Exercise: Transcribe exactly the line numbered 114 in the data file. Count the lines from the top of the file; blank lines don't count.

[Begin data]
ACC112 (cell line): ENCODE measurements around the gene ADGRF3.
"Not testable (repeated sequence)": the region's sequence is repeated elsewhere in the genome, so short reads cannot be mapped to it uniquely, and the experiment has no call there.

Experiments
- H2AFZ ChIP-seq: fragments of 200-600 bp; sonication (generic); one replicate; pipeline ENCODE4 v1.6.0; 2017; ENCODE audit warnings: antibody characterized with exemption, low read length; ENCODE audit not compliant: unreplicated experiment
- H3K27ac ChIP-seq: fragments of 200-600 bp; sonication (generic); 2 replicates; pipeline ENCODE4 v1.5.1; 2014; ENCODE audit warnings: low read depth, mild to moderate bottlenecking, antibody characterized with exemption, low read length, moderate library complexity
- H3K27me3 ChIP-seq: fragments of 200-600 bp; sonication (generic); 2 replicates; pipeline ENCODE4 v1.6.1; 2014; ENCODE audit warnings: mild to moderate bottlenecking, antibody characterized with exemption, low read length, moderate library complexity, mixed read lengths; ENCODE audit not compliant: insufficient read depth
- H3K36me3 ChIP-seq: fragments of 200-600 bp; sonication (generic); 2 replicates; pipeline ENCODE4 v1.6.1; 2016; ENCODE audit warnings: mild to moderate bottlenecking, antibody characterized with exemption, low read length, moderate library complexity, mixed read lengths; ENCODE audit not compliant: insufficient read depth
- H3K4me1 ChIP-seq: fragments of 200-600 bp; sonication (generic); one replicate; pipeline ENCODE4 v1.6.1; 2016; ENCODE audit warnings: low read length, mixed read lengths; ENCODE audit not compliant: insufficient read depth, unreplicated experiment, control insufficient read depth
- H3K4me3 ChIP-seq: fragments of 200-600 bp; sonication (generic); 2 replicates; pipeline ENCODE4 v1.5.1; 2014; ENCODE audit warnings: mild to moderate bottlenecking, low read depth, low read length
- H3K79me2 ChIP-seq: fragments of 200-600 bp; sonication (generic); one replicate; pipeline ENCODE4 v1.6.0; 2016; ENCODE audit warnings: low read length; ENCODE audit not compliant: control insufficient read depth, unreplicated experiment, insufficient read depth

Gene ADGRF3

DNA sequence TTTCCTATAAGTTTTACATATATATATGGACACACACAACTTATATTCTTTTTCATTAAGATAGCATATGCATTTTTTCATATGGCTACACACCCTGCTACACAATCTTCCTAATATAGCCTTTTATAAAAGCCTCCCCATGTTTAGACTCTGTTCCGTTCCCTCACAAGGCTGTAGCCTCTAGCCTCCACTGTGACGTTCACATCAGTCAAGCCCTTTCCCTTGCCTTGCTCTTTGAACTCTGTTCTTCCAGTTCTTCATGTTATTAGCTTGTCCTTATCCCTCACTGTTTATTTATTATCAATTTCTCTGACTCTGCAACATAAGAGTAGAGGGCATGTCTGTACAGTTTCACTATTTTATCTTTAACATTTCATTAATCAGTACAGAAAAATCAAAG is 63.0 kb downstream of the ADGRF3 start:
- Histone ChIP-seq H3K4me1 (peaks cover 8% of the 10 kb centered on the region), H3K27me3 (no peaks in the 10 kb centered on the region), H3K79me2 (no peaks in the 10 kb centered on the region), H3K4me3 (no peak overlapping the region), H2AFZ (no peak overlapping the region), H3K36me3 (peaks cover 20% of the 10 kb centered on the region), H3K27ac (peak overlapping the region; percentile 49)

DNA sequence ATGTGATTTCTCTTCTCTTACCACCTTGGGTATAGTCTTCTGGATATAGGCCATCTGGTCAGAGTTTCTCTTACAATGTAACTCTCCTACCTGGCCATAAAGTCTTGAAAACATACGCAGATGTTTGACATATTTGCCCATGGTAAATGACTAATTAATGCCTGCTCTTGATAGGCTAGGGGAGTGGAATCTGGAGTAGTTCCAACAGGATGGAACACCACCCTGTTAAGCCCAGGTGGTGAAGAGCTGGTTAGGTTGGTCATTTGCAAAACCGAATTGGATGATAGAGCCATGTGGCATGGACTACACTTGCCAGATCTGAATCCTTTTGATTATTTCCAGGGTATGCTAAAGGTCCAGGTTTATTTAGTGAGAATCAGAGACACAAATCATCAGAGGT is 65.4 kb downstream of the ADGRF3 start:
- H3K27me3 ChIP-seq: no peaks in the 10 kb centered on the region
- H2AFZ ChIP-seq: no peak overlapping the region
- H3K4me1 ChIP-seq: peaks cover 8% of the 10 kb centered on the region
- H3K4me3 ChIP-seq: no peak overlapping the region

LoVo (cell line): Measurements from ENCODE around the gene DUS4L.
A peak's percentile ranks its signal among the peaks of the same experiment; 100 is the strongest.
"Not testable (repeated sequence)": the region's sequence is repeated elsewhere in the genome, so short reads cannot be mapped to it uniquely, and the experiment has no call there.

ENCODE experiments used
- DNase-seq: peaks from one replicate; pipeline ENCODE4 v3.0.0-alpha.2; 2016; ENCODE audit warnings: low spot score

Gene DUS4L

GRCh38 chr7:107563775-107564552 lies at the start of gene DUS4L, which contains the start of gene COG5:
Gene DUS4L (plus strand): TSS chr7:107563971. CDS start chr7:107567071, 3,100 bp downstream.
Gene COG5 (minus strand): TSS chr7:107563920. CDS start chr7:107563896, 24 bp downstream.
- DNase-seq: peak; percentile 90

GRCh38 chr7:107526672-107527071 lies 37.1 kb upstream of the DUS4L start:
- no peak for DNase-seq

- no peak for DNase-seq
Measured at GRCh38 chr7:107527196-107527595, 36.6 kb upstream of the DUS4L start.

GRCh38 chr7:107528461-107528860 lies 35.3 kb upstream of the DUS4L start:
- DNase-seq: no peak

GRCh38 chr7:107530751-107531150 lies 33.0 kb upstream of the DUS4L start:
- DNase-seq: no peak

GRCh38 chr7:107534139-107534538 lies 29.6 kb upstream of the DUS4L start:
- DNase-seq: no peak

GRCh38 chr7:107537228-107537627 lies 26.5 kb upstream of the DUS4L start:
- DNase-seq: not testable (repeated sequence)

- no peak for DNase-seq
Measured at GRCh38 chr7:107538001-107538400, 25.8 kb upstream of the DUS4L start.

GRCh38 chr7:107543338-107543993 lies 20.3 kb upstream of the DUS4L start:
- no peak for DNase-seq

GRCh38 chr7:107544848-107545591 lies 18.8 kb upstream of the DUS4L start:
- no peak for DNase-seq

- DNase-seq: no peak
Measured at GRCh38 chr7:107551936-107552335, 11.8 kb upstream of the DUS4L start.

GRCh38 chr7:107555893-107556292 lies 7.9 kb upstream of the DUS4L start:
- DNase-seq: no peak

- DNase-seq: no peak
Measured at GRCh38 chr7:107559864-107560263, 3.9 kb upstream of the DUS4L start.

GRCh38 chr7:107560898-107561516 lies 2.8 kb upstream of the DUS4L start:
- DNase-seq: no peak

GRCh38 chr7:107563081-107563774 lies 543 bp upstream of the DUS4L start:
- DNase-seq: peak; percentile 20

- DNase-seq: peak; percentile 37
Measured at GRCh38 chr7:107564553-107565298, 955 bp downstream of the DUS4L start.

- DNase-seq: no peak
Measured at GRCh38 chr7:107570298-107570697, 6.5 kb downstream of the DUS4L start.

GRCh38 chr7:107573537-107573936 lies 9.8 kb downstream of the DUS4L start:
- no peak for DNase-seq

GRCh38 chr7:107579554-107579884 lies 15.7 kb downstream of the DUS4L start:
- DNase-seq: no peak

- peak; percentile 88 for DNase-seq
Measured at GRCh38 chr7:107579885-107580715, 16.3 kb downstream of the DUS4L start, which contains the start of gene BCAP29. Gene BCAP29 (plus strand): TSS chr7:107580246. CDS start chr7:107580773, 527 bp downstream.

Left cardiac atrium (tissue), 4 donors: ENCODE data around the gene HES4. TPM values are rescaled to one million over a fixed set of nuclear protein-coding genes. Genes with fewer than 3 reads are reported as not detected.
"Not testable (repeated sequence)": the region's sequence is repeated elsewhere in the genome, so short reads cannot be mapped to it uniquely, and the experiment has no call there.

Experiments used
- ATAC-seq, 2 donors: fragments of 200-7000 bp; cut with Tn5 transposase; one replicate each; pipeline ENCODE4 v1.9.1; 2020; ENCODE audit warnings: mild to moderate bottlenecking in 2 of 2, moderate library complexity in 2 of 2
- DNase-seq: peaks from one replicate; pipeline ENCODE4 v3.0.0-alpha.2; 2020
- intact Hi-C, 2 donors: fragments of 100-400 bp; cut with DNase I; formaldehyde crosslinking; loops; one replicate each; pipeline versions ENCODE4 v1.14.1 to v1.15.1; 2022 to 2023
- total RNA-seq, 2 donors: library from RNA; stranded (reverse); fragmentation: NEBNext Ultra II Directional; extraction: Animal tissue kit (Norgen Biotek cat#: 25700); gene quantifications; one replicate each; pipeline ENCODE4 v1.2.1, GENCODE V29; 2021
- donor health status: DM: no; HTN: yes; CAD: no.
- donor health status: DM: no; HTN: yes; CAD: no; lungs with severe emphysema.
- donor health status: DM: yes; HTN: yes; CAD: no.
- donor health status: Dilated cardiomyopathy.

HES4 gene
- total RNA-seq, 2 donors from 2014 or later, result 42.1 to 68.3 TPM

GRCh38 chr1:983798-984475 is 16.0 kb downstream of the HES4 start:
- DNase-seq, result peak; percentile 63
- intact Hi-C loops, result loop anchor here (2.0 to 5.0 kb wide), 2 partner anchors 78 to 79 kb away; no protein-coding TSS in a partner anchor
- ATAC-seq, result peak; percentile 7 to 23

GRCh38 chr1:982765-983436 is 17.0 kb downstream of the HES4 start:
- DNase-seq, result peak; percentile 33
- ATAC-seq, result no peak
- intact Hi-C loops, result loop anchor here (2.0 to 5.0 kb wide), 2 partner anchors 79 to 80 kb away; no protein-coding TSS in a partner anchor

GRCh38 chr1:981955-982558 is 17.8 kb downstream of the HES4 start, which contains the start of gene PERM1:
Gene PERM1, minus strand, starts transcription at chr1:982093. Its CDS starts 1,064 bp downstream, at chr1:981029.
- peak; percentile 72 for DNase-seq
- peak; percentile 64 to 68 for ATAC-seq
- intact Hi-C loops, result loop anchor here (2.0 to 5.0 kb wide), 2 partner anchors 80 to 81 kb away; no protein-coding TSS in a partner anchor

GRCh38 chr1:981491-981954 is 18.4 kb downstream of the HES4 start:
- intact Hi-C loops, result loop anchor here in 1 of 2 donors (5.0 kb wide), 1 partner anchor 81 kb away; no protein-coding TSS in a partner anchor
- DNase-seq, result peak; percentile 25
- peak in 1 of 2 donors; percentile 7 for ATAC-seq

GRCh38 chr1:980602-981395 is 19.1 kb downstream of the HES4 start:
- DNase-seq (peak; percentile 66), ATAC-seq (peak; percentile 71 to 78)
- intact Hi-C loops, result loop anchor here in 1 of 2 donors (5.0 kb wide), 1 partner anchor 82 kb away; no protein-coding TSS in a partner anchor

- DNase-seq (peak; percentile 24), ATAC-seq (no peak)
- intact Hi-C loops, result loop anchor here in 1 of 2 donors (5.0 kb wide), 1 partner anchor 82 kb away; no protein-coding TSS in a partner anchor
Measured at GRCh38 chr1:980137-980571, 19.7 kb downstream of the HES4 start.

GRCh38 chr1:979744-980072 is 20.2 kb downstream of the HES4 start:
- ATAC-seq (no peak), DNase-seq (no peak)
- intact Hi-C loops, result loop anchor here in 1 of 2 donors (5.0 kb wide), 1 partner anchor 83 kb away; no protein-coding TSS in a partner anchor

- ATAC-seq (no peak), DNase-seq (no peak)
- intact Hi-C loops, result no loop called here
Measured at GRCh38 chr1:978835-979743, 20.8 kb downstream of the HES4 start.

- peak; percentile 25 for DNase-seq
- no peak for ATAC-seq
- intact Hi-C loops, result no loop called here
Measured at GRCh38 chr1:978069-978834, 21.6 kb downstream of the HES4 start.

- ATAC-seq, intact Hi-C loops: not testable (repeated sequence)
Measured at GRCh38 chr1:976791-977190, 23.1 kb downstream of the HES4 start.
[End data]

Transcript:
Measured at GRCh38 chr1:976791-977190, 23.1 kb downstream of the HES4 start.